The first version of the Oilima Markirya poem (MC/220-221). It was preceded by six drafts, discussed in PE16 (PE16/53-76), labeled OM1a to OM1f by the editors of the Early Qenya Poetry article (Gilson, Welden, and Hostetter). A seventh draft, labeled OM1g in the article (PE16/77-80), is sufficiently different that I treat it as a separate poem: Oilima Markirya (Intermediate Version).
The text and translation presented here is the one accompanying the publication of Tolkien’s “A Secret Vice” essay (MC/220-221), presumably the final draft before Tolkien rewrote the poem as discussed in the entry on Oilima Markirya.
The text is divided into phrases for each line of the poem, except for lines 15-16 (mandulómi anta móri Ambalar), 17-18 (telumen tollanta naiko lunganar), 19-20 (kaire laiqa’ondoisen kirya), and 20-22 (karnevaite úri kilde hísen níe nienaite) which are combined to make more complete phrases. The textual history is discussed in the entries for individual phrases.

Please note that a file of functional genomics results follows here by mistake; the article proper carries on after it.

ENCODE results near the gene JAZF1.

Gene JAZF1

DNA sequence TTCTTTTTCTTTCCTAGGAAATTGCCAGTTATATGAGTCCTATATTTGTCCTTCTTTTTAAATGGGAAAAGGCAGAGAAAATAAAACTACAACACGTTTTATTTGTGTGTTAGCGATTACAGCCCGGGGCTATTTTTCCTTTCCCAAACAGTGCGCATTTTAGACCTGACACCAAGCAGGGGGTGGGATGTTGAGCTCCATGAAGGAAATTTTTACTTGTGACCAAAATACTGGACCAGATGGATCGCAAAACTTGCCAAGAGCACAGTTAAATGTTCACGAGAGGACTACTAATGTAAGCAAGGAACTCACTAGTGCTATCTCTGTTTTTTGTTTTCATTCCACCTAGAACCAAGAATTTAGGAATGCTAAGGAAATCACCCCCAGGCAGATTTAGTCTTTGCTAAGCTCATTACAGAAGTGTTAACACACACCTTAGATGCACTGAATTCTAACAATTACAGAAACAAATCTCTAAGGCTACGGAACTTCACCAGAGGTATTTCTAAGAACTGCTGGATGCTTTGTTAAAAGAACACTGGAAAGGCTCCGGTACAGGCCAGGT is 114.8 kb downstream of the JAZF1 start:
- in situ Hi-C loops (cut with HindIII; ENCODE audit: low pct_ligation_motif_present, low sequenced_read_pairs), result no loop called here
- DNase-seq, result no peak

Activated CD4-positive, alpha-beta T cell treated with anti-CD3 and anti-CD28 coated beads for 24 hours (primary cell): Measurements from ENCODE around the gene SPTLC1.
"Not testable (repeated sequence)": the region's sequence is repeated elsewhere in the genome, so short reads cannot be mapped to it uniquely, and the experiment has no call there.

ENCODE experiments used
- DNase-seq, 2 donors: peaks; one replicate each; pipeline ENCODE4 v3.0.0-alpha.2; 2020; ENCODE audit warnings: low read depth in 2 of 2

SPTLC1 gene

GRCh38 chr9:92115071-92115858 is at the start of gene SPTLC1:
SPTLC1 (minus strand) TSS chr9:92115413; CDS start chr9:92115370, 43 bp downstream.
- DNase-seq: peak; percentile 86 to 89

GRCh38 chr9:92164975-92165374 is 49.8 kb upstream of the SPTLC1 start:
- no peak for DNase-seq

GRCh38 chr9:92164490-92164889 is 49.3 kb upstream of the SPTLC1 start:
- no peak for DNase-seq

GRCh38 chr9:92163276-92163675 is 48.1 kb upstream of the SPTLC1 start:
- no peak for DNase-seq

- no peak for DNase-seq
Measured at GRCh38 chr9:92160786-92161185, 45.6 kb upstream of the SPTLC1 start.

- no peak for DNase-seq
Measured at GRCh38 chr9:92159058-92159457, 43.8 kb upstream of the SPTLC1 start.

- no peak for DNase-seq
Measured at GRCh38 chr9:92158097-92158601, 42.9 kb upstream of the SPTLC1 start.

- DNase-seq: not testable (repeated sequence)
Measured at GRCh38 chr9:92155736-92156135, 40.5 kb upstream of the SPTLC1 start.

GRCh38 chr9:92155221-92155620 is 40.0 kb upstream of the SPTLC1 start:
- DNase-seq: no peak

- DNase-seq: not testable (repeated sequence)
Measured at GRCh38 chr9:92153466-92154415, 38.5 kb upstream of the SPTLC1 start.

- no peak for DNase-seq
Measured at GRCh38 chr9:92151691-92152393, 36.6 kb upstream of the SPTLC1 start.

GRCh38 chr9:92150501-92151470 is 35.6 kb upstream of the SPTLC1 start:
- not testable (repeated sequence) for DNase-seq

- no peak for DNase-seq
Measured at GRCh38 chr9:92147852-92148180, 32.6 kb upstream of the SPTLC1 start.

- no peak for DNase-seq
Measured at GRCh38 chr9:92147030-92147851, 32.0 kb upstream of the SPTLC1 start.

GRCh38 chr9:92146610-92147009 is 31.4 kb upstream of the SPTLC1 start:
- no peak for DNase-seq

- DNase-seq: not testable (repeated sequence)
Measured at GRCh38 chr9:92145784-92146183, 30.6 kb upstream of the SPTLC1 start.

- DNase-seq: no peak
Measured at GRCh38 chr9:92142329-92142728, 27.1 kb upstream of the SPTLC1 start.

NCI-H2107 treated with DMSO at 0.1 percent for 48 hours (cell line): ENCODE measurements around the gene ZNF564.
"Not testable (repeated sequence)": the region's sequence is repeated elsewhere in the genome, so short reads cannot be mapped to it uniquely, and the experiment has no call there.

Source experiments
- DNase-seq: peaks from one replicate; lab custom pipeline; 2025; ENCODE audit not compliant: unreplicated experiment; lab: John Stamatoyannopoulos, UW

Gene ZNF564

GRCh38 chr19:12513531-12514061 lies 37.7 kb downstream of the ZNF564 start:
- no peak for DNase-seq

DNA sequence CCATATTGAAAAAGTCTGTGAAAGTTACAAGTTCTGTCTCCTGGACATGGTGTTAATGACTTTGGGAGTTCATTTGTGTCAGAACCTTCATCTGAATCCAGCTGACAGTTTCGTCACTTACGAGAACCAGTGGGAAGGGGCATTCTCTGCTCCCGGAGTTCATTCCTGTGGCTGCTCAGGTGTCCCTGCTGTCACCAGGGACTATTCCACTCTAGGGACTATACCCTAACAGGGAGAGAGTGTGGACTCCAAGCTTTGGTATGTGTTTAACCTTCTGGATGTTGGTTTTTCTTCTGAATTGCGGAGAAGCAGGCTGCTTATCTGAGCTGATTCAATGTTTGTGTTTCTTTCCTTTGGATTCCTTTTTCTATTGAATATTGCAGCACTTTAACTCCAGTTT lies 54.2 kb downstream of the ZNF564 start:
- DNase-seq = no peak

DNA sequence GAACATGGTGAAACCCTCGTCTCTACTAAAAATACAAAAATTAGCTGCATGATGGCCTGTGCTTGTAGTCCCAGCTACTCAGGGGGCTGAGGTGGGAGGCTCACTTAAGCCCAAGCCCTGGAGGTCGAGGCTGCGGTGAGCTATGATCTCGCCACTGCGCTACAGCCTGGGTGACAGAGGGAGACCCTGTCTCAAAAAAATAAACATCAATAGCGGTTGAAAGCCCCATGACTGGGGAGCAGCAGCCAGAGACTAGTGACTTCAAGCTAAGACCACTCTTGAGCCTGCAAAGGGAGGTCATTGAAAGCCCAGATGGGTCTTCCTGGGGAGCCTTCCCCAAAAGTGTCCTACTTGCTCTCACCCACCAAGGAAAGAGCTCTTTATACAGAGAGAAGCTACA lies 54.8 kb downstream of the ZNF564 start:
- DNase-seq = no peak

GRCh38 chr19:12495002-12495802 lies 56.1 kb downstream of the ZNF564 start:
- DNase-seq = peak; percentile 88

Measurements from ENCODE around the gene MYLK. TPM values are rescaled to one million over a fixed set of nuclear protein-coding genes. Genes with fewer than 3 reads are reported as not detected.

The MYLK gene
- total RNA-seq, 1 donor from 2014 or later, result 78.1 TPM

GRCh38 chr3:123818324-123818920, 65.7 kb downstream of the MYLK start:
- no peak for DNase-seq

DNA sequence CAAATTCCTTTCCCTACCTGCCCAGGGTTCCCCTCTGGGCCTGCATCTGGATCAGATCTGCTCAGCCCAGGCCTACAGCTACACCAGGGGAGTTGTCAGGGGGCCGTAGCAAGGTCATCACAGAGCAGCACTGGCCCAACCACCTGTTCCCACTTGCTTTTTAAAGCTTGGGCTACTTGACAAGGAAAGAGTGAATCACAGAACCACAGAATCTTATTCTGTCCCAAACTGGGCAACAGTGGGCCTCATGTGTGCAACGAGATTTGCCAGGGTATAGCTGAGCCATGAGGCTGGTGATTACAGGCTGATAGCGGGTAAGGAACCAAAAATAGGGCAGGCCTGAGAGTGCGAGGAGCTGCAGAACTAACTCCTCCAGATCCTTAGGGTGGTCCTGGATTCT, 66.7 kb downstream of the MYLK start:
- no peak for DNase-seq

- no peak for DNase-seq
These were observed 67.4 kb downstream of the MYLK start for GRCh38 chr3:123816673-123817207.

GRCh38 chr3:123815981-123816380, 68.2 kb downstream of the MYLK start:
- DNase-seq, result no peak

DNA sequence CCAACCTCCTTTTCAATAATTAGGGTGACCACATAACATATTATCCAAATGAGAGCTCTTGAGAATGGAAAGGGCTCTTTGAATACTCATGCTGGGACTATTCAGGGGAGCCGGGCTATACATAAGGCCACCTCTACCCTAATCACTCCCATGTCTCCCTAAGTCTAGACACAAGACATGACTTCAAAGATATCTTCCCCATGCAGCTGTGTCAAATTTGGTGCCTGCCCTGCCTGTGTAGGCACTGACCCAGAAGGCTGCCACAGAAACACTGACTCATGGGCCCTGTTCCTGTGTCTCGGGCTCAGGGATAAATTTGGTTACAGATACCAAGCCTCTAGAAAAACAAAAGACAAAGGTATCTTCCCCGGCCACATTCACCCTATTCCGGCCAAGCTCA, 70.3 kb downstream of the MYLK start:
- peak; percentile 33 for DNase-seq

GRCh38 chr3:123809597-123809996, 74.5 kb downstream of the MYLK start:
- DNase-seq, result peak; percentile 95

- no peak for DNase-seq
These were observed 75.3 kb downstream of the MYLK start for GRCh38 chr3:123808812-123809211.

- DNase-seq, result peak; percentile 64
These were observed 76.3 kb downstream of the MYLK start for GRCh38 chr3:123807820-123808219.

My analysis of this poem is based almost entirely on the work of the editors of the Early Qenya Poetry article: Gilson, Welden, and Hostetter (PE16/53-76).
See ᴱQ. Oilima Markirya for further discussion.
|kildo kirya ninqe||“a white ship one saw”|
|pinilya wilwarindon||“small like a butterfly”|
|veasse lúnelinqe||“upon the blue streams of the sea”|
|talainen tinwelindon||“with wings like stars”|
|vean falastanéro||“the sea with loud surf”|
|lótefalmarínen||“with waves crowned with flowers”|
|kirya kalliére||“the ship shone”|
|kulukalmalínen||“with golden lights”|
|súru laustanéro||“the winds rushed”|